Baguio City Mayor Benjamin Magalong on abuses during the Martial Law period: ‘No one goes to prison or charged, as long as you present the killed’ as New People’s Army supporters
BAGUIO CITY, Philippines – Different groups in the country’s Summer Capital commemorated the 36th EDSA People Power Anniversary with a mass, a march, testimonials, and film showing about Martial Law and the events leading to the ouster of the Marcos dictatorship.
Around 200 protesters marched from the Our Lady of the Atonement Cathedral (Baguio Cathedral) down Session Road and around the city’s central business district.
Young and old carried streamers and placards with anti-Martial Law slogans and chanted “Ibalik ang ninakaw, hindi ang magnanakaw,” referring to the presidential bid of the dictator Ferdinand Marcos’s son and namesake.
The march came after the EDSA Anniversary mass led by Fr. Marlon Urmaza, who lamented how people “quickly forgot” the dictatorship after the ouster and exile of the Marcos family. In his homily, the priest warned of the dangers of failing to teach the younger generation how the people power came about.
Tongtongan ti Umili chair Geraldine Cacho said she was fresh from college when the series of protests erupted after the Benigno Aquino assassination in 1983. She was a full-time urban poor organizer in Baguio and the nearby mining communities.
According to her, the EDSA uprising was the culmination of the people’s pent-up rage against the Marcos dictatorship.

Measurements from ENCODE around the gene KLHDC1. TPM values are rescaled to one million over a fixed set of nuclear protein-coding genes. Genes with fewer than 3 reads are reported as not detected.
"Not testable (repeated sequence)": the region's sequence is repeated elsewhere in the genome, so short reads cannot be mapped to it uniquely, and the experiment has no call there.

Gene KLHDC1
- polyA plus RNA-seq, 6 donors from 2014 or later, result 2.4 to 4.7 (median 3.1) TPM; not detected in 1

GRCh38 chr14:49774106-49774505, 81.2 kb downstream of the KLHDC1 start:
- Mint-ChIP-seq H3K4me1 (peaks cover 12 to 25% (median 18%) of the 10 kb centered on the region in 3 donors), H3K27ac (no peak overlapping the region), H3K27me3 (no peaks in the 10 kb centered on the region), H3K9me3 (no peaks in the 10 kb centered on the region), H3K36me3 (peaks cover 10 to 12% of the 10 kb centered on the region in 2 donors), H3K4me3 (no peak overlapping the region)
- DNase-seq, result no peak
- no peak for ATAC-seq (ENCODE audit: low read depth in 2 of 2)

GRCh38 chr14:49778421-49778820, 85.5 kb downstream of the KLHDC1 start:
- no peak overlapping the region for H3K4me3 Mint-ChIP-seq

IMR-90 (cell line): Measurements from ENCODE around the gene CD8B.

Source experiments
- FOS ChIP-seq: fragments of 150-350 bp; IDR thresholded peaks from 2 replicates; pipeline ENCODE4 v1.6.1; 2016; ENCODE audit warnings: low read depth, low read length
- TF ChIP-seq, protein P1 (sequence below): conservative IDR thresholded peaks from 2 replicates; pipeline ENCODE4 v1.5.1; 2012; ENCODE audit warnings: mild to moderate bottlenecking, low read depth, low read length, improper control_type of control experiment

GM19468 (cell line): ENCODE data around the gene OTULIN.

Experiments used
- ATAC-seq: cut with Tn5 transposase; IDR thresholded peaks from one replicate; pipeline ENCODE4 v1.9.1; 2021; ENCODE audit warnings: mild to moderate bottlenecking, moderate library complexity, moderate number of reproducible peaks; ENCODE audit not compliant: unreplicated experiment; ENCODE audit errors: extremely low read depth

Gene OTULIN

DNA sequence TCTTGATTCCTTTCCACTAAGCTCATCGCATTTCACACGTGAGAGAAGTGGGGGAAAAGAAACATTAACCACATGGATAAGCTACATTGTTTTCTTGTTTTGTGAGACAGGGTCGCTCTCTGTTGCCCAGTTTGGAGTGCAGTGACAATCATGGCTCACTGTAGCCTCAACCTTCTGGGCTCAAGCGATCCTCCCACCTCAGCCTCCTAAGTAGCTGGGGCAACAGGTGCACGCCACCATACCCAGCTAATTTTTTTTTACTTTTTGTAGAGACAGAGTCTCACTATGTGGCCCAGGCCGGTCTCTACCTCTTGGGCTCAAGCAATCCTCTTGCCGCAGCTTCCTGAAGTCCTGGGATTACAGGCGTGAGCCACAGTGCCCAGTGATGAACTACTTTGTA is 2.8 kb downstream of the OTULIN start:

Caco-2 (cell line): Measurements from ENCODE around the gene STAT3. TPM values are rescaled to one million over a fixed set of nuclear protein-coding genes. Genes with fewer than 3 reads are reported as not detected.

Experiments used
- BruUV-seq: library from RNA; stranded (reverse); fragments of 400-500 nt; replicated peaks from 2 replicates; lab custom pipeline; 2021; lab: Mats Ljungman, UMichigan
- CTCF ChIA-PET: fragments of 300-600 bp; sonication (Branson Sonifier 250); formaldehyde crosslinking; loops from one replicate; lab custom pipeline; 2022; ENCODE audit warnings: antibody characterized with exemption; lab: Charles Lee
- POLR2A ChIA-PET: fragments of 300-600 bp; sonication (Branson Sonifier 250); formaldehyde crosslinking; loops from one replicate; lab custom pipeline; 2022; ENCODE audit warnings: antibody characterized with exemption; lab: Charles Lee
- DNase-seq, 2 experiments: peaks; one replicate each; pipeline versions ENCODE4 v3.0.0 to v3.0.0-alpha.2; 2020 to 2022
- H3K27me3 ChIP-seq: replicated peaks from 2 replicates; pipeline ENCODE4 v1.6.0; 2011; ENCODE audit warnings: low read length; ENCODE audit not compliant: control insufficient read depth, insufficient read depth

She said that while the killing of farmers was rampant in the Cordillera countryside, widespread demolition of urban poor communities was happening in Baguio City. Months before the nationwide protest, workers’ strikes were also happening in Benguet’s mining areas and the city’s export processing zone.
Cacho narrated that when people started pouring out in Metro Manila in 1986, churches in the city immediately offered their grounds as a sanctuary for the protesters.
“We set up ground zero at the cathedral, at the left side cathedral, there is where we had our vigil,” she said.
She recalled that Baguio residents started gathering at the cathedral on February 23. On February 25 who defected from the dictatorship soldiers joined them in the early morning.
Mayor Benjamin Magalong joined the marchers at the People’s Park, where the group settled for the program and film showing.
In his testimony, the mayor also acknowledged the human rights abuse the Philippine Constabulary committed during the Martial Law period.
“Sometimes when we go after the [New People’s Army]they get away and [human rights] are committed but no one goes to prison or charged. As long as you present the killed civilians as [New People’s Army] supporters, you will only get a reprimand,” he said in English and Tagalog.
The mayor, who was then a lieutenant commanding the 190th PC Company in Bangao, Bugias, Benguet, when the EDSA uprising happened, echoed Urmaza’s sentiment.
“Our goal was to restore democracy but did we achieve it? People easily forget,” he told the crowd.
Fresh from a series of operations, Magalong and his men defected from the Marcos dictatorship. He led a platoon of his men from their camp to the Baguio City Police and disarmed the personnel on duty.
“When we learned about what is happening in Manila, we were not who was winning or losing aware…. I talked to my men, and asked them ‘Who is going to join me, we are going to Baguio to declare support to General’ [Fidel] Ramos’,” the mayor narrated.
After hearing of the force deployment from Tarlac going to Baguio, the mayor recalled that they decided to join the people holding a vigil and seek refuge at the cathedral grounds.
“Instead of us protecting [the people], they were there to protect us,” he said. – Rappler.com
Sherwin De Vera is a Luzon-based journalist and an awardee of the Aries Rufo Journalism Fellowship.